Four-Point Stance: One Yard, Host of Problems

Shawn Slocum still says the refs blew it, but his unit continues to blow it with another dismal performance. Also, we quantify Clay Matthews' importance on defense and tell you what has offensive coordinator Joe Philbin reduced to an exasperated, "My goodness …"

We follow up Sunday's loss against Miami with our Four-Point Stance, based on our review of the game and conversations with the assistant coaches.

The longest yard

A day later, the coaches had reviewed the film and had come to the same conclusion as they had during the game: Robert Francois was lined up legally and referee Ed Hochuli and his crew had blown a call that the Dolphins turned into the go-ahead touchdown midway through the fourth quarter.

"I think the film illustrates that, yes," coach Mike McCarthy said on Monday.

The rule states that either the defender has to be lined up on the outside shoulder of the snapper or, if he's head-up on the snapper, he must be 1 yard off the ball. A review of Fox's broadcast of the game seems to back up McCarthy's contention.

"We had clear communication going back from the first time the officials showed up here for training camp in regard to this new rule change," special teams coordinator Shawn Slocum said. "I have a clear understanding. I know what the intent of the rule is. We know how they're supposed to be officiating it. We were within the rules. It's a judgment call and that's really about all I have to say about the penalty."

Slocum wouldn't discuss the strategic advantage of having a player lining up perilously close to breaking the rules. However, the punt return unit's first task isn't going for a block or setting up a return. Instead, it's to play defense. By that way of thinking, why have nose tackle B.J. Raji line up right over the ball and risk an offsides when he could play it safe by lining up 6 inches from the ball?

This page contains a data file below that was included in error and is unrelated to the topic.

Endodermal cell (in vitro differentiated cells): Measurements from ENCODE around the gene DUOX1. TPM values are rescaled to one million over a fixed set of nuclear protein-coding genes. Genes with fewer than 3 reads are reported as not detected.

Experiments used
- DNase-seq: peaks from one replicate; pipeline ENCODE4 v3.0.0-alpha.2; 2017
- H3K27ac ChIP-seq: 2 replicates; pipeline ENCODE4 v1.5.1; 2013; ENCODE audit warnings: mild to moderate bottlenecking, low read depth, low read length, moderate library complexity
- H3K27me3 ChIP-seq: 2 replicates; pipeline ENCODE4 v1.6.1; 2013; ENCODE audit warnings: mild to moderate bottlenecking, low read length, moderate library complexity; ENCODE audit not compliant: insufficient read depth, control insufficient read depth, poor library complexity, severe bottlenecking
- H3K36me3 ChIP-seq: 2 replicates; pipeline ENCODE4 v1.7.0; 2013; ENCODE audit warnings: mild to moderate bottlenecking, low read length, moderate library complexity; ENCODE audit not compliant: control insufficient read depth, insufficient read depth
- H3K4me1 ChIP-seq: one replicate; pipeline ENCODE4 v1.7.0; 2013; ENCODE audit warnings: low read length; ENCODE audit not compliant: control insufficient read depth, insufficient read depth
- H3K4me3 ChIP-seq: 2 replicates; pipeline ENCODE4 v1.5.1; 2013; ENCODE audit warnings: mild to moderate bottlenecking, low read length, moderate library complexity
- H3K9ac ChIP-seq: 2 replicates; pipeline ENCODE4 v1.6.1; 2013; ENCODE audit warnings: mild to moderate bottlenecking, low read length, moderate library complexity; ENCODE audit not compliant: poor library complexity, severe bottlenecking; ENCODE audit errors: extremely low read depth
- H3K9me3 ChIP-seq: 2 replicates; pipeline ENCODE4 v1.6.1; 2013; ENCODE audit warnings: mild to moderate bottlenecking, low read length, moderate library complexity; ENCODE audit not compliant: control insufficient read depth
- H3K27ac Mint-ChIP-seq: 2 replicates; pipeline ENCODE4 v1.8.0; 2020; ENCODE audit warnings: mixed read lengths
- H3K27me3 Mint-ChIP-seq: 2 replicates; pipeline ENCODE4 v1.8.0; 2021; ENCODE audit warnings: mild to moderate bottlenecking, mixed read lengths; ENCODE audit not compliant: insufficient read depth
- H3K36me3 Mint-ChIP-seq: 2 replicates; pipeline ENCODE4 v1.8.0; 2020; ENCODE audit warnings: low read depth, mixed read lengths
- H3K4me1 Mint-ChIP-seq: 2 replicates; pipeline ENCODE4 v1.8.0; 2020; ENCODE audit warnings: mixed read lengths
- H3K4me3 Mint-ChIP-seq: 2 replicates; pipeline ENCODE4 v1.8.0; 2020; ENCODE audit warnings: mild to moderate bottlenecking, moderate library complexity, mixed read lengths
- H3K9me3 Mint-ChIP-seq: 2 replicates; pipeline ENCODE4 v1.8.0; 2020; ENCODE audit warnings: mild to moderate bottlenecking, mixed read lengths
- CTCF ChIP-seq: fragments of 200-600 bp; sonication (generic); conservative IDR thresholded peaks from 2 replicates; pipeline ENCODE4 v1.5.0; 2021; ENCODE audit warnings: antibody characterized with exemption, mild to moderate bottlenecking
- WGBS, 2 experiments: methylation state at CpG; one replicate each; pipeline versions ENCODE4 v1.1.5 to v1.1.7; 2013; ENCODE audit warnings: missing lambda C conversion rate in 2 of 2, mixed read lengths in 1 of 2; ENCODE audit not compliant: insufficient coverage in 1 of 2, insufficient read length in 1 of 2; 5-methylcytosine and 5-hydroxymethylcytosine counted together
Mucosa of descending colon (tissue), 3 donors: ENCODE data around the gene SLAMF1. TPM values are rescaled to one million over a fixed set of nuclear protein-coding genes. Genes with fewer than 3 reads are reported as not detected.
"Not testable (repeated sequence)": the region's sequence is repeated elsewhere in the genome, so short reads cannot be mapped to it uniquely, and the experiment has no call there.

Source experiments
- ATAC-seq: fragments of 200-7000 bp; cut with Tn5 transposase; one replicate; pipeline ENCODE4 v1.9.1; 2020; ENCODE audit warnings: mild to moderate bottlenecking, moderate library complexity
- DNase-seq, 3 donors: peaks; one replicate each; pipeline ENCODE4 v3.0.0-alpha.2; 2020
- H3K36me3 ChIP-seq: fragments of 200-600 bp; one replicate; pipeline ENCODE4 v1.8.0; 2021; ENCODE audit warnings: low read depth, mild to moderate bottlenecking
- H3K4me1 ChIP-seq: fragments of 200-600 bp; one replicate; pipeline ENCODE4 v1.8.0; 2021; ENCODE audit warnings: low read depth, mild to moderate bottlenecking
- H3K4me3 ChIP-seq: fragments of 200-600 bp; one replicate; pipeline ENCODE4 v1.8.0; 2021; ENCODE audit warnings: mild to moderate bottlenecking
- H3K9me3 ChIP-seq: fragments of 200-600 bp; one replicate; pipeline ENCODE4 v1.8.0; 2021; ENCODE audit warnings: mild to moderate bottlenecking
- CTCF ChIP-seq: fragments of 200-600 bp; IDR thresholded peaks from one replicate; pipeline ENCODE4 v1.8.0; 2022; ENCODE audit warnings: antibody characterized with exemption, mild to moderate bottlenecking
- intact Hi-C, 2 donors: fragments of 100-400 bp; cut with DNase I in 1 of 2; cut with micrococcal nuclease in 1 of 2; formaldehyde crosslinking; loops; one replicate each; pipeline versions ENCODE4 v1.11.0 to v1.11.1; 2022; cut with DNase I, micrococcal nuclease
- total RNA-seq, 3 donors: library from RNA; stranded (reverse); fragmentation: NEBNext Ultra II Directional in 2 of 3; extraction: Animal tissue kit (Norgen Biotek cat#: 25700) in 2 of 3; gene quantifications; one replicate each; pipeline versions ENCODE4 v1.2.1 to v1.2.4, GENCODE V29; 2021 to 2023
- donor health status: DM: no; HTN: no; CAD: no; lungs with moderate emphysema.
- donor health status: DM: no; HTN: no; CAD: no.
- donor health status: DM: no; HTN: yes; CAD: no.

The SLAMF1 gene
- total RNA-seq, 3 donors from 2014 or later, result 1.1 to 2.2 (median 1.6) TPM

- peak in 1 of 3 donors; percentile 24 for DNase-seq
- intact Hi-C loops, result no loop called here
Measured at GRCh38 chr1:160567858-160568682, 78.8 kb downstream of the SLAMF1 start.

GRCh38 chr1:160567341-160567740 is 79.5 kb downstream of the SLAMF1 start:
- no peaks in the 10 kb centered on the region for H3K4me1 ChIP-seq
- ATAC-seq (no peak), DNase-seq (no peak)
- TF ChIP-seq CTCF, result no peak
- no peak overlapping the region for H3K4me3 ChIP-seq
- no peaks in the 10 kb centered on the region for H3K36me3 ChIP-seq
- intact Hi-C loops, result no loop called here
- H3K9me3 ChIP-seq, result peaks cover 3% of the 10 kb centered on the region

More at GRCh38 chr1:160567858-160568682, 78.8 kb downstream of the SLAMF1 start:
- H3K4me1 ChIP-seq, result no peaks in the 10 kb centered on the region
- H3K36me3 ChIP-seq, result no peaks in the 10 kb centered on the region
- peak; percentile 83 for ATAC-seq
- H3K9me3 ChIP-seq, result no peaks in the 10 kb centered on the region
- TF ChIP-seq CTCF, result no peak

"In my judgment and my estimation, we were clearly legal in our alignment," Slocum said. "I know this: Four out of our first six opponents have lined up the exact same way against us. The opponent we're facing this coming week (Minnesota) uses that alignment. So, I think that question can be answered by anyone that employs that alignment.

Special teams follies

Of course, the problems run far deeper on special teams than one controversial call.

One look at the official NFL stats tells the story. On Sunday, the Dolphins won the field-position battle by 138 yards — or an average of 9 yards per possession.

The Dolphins earned 7 yards of additional field position on each kickoff. The Packers' kickoff return unit, which started out like gangbusters, averaged an abysmal 19.8 yards on five runbacks. Jordy Nelson, who was the leader of that hot-starting return unit, appears to have no confidence after his two fumbles against Detroit, with Pat Lee replacing him but doing too much dancing and not enough full-speed-ahead running.

On four punts, the Dolphins' Brandon Fields had a net average of 40.0 yards with Tramon Williams totaling 7 return yards on three attempts. On five punts, the Packers' Tim Masthay had a net average of 33.4 yards, and Davone Bess had 23 return yards on two attempts.

In overtime, Fields hit a 50-yarder that, when compounded by an illegal block by Korey Hall, shifted the field position 57 yards. When the Packers went three-and-out, Masthay followed with just a 37-yarder with a fair catch. Just like that, the Dolphins were two first downs from the winning field goal.

Not surprisingly considering Ted Thompson's history, he's sticking with Masthay, who is averaging a respectable 43.1 yards per punt but ranks second-to-last in net average at 33.4 per punt.

"I think it's very important as his position coach, as the special teams coordinator, that Tim's our punter and that's the way I'm going to approach it as we move forward," Slocum said. "I thought in the Washington game that he had taken a clear step forward. I thought yesterday, the production wasn't there. His inside-the-20 punts were really good but the three punts that he had up the field, we need more out of them."